Beg your pardon? Jets move into final four

January, 17, 2010
1/17/10
11:44
PM ET
Shonn GreeneStephen Dunn/Getty ImagesShonn Greene's 53-yard touchdown run was the second longest TD run in Jets postseason history.

SAN DIEGO -- Twenty-eight teams wish they were the New York Jets.

Imagine that. The Jets have reached the final four. They're in the conference championship game, one victory away from the Super Bowl.

The Jets silenced Qualcomm Stadium on Sunday. They scored all of their points in the second half to stun the San Diego Chargers, 17-14.

The Jets -- the Jets! -- will play the Indianapolis Colts on Sunday in Lucas Oil Stadium for the AFC title.

How did this happen?

It's preposterous, really. The Jets looked mediocre for most of the season. Their rookie head coach appeared flummoxed at times. Their rookie quarterback was disastrous some games. The Colts and Cincinnati Bengals needed to form a coalition of the willing to escort the Jets into the playoffs at all.

"People want to say it, go ahead and say it," Jets outside linebacker Calvin Pace said. "We've heard it all. We're pretenders. We're chokers. We can't finish games. We can't do this, can't do that. You know what? A lot of that might've been true. But we are what we are right now for a reason."

The Jets have pulverized the tournament bracket. They've gone on the road to eliminate a pair of division champions. The Jets have won four straight games and seven of their past eight. Five of their past six victories have been on the road.

"We had a lot of stuff go our way in order for us just to get into the playoffs, but you can't question the way we've been beating these teams," said Jets tight end Dustin Keller, who caught Mark Sanchez's touchdown pass Sunday. "It's just our destiny to go further."

[+] EnlargeMark Sanchez
Robert Laberge/Getty ImagesA solid running game has helped Mark Sanchez and the Jets reach the AFC title game.
Said head coach Rex Ryan: "We don't have to apologize to anybody."

Ryan has been the NFL's court jester all year, and fans were having a good laugh two weeks ago, when he declared the Jets should be favorites to win the Super Bowl as opposed to the long shots Las Vegas installed them as.

"And you thought he was out of his mind, right?" linebacker Bart Scott asked a reporter.

Oh, you betcha.

A victory over the Bengals wasn't inconceivable, but the thought of the Jets winning at Cincinnati and San Diego and Indianapolis sounded farcical.

Not inside the Jets' locker room. When Ryan handed out the practice schedule for the first-round playoff game against the Bengals it wasn't for that week only. He planned out the next week, too. And the AFC Championship Game. And the Super Bowl, right down to the date of the victory parade through the Canyon of Heroes -- Feb. 9 if you want to make plans.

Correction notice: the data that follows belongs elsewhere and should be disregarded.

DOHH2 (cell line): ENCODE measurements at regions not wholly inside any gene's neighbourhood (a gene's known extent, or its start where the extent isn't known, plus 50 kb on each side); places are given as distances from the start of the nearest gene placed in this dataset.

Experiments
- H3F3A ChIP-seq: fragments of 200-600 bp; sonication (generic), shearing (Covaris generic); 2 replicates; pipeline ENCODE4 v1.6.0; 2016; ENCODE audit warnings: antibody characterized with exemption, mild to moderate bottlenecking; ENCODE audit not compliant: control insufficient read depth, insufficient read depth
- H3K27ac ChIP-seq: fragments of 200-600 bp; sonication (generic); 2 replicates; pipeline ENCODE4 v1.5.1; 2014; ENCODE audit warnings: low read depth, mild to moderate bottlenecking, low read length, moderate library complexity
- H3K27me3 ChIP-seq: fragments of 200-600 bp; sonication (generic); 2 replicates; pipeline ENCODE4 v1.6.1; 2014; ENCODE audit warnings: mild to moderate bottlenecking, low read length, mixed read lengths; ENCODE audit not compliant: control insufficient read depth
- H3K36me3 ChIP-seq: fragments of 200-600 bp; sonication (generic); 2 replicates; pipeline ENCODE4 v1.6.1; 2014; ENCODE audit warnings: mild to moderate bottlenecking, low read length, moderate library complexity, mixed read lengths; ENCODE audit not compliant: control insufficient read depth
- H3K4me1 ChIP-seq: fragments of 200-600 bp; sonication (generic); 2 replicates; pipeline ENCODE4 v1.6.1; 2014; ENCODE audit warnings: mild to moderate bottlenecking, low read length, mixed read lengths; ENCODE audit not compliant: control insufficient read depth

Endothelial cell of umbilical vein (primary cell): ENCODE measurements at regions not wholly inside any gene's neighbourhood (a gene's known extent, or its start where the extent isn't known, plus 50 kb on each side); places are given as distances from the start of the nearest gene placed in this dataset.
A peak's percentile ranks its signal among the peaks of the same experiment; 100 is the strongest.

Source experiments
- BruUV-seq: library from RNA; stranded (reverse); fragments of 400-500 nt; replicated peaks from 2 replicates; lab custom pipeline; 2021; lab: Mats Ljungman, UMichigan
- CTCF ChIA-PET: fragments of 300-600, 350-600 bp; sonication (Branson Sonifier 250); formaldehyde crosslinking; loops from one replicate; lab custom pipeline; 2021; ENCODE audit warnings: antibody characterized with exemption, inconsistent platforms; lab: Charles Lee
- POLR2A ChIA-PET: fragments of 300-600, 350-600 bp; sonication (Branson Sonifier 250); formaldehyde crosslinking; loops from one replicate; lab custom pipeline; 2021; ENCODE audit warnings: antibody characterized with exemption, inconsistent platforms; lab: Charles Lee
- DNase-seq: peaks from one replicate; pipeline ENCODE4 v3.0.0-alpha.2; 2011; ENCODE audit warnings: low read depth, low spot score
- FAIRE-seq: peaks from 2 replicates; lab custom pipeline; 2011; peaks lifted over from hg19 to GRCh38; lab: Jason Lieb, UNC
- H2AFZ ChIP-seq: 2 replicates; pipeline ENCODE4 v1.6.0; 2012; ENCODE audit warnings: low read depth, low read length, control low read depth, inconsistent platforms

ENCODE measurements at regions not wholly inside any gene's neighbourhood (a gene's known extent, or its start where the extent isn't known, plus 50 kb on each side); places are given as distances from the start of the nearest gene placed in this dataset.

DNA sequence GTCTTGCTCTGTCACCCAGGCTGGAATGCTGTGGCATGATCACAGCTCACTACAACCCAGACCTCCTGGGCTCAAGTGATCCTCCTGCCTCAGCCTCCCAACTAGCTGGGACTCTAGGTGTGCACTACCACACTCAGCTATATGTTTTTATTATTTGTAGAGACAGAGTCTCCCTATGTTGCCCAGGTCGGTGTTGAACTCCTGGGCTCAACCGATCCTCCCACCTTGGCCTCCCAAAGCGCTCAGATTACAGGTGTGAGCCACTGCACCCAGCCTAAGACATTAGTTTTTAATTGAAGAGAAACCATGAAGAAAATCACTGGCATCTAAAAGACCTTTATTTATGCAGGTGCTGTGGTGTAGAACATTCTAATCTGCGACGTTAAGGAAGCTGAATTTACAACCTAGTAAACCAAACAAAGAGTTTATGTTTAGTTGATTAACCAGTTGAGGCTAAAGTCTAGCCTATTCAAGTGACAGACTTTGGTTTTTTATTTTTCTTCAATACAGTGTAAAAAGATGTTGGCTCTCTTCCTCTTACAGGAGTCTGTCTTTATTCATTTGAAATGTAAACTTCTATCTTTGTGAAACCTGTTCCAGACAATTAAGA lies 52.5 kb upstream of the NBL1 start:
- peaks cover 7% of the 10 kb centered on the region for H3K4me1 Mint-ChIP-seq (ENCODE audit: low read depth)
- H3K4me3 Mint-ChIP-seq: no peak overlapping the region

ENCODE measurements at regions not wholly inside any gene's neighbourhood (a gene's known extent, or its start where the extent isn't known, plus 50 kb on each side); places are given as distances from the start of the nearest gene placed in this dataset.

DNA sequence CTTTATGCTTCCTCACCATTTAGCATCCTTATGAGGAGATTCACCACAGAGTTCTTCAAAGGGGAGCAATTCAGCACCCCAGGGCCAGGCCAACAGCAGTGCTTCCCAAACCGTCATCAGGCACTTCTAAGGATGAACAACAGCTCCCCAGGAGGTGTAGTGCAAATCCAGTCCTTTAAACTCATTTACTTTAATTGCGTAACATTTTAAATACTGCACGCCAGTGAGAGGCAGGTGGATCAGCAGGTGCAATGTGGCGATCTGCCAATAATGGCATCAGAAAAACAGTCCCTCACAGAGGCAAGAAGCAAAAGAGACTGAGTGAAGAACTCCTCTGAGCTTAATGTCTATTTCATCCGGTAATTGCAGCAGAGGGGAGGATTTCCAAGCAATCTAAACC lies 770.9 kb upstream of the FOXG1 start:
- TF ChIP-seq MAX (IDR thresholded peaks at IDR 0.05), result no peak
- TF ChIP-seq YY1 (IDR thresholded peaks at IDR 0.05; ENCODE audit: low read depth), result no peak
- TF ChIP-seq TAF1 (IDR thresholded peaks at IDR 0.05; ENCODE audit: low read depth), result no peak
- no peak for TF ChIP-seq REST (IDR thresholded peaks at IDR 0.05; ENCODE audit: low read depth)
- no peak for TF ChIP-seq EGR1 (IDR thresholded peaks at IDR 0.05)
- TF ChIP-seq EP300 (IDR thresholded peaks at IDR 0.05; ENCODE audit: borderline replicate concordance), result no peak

Word of Ryan's audacious itinerary went public the morning of the Bengals game. Hilarious, everybody thought. The Jets still were a joke to most, expected to enjoy their gift-wrapped playoff berth and quickly get the hell off the field so the legitimate clubs could compete for glory.

"They're idiots," Jets receiver Braylon Edwards said. "They need to watch us play football. Us lucking up or this and that, they're going to keep going against us. They're going to keep picking the opposition.

"Eventually, it's going to come down to us winning the Super Bowl. That's what it's going to take for us to get respect."

The road to validation the Jets have in front of them is shaping up symbolically. They humbled the Bengals, who didn't put up much of a fight in the regular-season finale the Jets needed to clinch their playoff berth. Then the Jets knocked off the Chargers for a crack at the Colts, the other team that laid down for them in Week 16.

"If they just gave us that win, this gives us a chance to make it more legitimate," Keller said. "I don't see them pulling starters out of this game. All of the doubters, saying that game was given to us, we definitely want to put those things to rest."

The underdog Jets, with their defiant proclamations, going up against the classic horseshoe helmets will conjure memories of Super Bowl III, when Ryan's father was an assistant coach on Weeb Ewbank's staff.

"It's us against the world, and for whatever reason, we've been thriving on that," Pace said. "It's going to be that same way in Indianapolis.

"The pressure ain't on us. It really isn't. When you're not supposed to be there, you can let it all hang out. When you're the No. 1 seed, and you got a first-round bye and you go 14-2, they got the pressure. We're just riding the wave. We got great momentum."

Maybe if the Jets get past the Colts they can play old friend Brett Favre for the Lombardi Trophy.

And those who rolled their eyes at that sentiment maybe haven't learned enough about these Jets yet.

"They don't understand the resolve of this football team," Scott said. "This team has been through a lot, but this team still stays the course. Throughout the year, our fans and the media, they can be up and down.

"We have to believe. That's the only way you have a shot. If you start questioning the system and start not believing, then you have no shot."

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